The Berkeley Carroll School

World Languages



Berkeley Carroll views the exposure to other cultures, and the learning of languages in addition to English, as central to its mission of aiding students in becoming global thinkers. In the Upper School, students may take Spanish, French, or Latin, or some combination. About a quarter of our students choose to study two languages. Upper School students may also learn Mandarin through a small, individualized program, or Arabic through an online program offered by Johns Hopkins Center for Talented Youth.

Academic travel opportunities to study at the CELEI Institute in Granada, Spain and the Centre Mediterranéen d’Etudes Françaises in Cap d’Ail, France provide our advanced students with a fitting capstone to their language study at Berkeley Carroll. These experiences foster a deep respect for and interest in foreign and ancient cultures, and help to produce a climate of open-mindedness about global learning.

From 9th grade on, students are grouped according to proficiency, which means that many language classes have students from multiple grades and that students may progress as far as their interest and language mastery allow them to go. Upper level electives not only assume conversational fluency, but also allow students to choose topics and content that are of particular interest to them.

Spanish

Spanish I

What are the advantages of learning another language and being able to express yourself in another language?
What patterns are there when conjugating verbs in Spanish?
How can Spanish be used outside the classroom?
What makes the Spanish language different from the English language?
What is gender and what is the importance of gender in the Spanish language?

The emphasis in this course is put on teaching students the Spanish grammar structures and tenses as well as vocabulary units that will allow them to have basic communication among themselves and with the teacher in the classroom and with native speakers in real life situations. Students will use writing, reading, speaking, and listening skills on a daily basis. During the full year material on both Spanish and Latin American cultures is also introduced through unit projects.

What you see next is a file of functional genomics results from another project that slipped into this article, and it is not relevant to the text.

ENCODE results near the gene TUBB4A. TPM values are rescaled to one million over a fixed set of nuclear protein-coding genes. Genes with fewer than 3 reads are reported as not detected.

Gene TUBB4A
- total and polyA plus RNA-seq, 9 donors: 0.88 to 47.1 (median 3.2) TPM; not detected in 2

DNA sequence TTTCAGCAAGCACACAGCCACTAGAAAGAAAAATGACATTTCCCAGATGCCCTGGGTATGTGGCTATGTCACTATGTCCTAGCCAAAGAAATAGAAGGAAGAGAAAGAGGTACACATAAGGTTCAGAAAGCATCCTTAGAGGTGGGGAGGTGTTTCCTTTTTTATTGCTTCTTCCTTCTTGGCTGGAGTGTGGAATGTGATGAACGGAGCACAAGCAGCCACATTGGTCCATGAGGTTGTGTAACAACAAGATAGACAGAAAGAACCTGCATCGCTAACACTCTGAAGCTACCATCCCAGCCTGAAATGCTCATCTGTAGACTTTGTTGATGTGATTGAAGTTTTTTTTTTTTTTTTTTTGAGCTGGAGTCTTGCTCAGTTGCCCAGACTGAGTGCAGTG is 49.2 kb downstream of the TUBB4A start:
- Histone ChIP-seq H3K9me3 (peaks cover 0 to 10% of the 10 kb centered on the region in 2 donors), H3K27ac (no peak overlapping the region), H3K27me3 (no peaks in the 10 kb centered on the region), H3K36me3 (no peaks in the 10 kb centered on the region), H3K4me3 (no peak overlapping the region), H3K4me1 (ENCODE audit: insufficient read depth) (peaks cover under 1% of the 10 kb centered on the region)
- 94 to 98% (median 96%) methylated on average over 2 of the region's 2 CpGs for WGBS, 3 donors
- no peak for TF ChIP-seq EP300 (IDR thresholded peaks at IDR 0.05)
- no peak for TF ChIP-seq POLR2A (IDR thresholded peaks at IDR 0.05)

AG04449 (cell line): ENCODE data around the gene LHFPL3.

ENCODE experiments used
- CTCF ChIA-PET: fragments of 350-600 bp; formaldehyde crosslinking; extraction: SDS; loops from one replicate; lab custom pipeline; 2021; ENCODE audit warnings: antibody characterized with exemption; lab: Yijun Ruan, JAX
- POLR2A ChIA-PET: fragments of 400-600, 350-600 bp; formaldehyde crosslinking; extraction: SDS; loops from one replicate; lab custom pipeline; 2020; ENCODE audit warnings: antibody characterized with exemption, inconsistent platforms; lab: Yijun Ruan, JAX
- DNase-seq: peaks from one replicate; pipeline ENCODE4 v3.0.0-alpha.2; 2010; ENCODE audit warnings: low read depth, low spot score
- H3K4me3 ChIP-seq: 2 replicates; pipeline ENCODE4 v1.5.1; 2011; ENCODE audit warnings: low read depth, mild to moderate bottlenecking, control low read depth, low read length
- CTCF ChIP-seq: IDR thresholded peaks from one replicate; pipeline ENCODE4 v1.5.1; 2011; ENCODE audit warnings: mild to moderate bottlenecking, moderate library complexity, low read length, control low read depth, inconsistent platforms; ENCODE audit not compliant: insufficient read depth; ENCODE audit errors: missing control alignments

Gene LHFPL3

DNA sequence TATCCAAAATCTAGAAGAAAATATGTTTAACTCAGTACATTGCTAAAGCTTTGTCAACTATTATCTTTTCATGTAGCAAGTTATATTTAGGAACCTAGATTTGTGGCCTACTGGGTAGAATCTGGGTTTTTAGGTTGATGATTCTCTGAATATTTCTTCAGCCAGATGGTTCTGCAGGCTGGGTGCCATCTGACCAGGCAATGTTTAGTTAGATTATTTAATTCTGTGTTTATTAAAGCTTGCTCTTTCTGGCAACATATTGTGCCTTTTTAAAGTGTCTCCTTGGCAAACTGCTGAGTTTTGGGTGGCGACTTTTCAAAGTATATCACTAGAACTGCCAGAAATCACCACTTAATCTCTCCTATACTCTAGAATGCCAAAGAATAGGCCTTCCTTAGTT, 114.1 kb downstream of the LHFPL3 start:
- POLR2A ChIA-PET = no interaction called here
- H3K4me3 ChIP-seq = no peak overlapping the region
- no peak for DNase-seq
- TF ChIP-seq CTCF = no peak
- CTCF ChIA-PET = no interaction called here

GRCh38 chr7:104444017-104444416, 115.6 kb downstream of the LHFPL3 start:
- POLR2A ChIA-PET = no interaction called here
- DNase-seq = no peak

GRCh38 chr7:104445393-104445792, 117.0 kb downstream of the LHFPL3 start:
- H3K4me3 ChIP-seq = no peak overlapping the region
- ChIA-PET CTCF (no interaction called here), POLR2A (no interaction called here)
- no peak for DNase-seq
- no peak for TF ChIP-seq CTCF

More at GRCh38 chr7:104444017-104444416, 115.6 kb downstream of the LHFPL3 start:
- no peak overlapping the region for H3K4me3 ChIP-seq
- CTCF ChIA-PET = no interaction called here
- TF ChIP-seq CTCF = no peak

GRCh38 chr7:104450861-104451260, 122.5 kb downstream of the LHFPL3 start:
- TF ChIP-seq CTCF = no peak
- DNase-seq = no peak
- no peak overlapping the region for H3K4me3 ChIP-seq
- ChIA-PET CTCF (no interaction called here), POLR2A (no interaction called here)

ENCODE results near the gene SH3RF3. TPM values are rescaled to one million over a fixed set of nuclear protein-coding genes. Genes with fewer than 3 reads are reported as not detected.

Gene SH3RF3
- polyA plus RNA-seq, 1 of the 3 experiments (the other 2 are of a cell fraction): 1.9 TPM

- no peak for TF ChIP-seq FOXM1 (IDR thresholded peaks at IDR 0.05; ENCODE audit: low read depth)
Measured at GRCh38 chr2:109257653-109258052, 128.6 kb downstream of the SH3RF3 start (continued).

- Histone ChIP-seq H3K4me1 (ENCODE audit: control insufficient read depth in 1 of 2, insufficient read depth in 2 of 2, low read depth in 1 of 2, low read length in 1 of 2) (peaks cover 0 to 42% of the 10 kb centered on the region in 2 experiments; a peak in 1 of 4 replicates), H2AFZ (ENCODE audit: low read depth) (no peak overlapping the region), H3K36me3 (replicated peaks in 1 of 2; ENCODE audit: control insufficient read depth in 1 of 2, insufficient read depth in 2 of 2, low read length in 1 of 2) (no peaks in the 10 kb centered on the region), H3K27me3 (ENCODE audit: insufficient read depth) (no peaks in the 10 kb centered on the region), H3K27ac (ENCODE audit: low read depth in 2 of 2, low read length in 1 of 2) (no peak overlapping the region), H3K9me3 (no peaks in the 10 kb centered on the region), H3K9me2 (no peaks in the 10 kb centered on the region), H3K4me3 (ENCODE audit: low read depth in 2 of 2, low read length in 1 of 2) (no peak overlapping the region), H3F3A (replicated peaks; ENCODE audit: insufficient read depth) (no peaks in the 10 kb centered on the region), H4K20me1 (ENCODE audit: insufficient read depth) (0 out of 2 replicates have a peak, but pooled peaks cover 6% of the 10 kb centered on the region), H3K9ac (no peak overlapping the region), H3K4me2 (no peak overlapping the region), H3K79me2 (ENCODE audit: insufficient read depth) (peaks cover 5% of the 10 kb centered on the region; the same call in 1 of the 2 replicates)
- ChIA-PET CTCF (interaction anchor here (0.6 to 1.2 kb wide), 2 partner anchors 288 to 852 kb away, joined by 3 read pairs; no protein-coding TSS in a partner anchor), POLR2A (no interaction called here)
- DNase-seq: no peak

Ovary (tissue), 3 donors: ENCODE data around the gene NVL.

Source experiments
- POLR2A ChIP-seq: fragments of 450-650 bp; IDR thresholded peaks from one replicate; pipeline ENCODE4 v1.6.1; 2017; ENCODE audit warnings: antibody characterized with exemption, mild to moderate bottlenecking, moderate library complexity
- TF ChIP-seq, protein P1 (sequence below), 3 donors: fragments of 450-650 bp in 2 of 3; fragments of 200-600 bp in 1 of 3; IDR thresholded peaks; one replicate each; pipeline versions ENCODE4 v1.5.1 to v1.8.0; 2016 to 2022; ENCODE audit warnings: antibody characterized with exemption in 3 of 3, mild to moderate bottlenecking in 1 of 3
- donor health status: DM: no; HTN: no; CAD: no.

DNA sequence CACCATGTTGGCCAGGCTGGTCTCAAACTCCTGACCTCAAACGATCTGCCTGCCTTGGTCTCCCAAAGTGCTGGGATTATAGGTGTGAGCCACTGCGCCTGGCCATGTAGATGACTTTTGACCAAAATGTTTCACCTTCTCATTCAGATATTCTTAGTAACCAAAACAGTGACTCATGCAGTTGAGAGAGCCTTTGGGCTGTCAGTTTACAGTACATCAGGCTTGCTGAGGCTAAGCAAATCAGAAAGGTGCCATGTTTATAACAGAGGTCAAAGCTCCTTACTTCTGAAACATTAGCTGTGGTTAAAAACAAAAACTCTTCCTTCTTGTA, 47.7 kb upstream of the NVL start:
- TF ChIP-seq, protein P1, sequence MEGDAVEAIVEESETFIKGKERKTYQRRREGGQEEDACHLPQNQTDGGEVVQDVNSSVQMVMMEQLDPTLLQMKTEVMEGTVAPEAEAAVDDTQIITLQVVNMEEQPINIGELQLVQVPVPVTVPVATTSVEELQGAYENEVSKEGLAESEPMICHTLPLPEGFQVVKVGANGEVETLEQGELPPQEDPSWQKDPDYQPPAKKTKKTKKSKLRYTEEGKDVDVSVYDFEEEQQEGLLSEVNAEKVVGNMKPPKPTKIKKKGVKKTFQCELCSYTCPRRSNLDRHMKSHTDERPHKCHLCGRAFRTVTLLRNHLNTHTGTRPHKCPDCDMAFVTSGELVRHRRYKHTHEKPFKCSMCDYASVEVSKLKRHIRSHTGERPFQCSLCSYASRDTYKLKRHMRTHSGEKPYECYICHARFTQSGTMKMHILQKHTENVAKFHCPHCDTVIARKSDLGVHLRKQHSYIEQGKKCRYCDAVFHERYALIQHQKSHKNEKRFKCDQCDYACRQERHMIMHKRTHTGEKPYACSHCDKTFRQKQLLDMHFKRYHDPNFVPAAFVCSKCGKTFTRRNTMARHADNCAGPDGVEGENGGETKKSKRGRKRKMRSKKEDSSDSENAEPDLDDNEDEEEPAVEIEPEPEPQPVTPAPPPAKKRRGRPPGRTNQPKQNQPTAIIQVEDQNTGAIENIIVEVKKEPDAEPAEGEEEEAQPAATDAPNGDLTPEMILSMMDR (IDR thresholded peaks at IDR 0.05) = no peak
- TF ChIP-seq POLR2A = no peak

Spanish IIA

What are the advantages of learning another language and being able to express yourself in another language?
What patterns are there when conjugating verbs in Spanish?
What are the differences between the preterite and the imperfect?
How can Spanish be used outside the classroom?

After reviewing the fundamental structures of the level I course, Spanish IIA introduces formal and informal commands, indirect and double object pronouns, preterite-imperfect contrast and more irregular verbs at the present tenses as well as the present subjunctive with impersonal expressions. There is considerable emphasis on new vocabulary acquisition leading to more elaborated conversations and writing. Throughout the year, students are also exposed to cultural material about the Spanish-speaking world.

Spanish IIB

In this course, which follows Spanish I or IIA, students not only begin to comprehend listening and reading passages more fully, but also start to express themselves more meaningfully in both speaking and writing. Each unit consists of a new vocabulary theme and grammar concept. Through reading, listening, speaking and writing activities, students are challenged by the three modes of communication (interpretive, interpersonal and presentational). Students are expected to be active participants in their learning, understand grammatical patterns, participate in class conversations and present in front of their classmates. The course uses authentic material which includes songs, short stories, current events, poems. Additionally, students will examine the products, practices and perspectives of Spanish-speaking cultures. This course intends to enhance students’ level of confidence and improve their active command of the language while leading them to a deeper understanding of Spanish language and culture.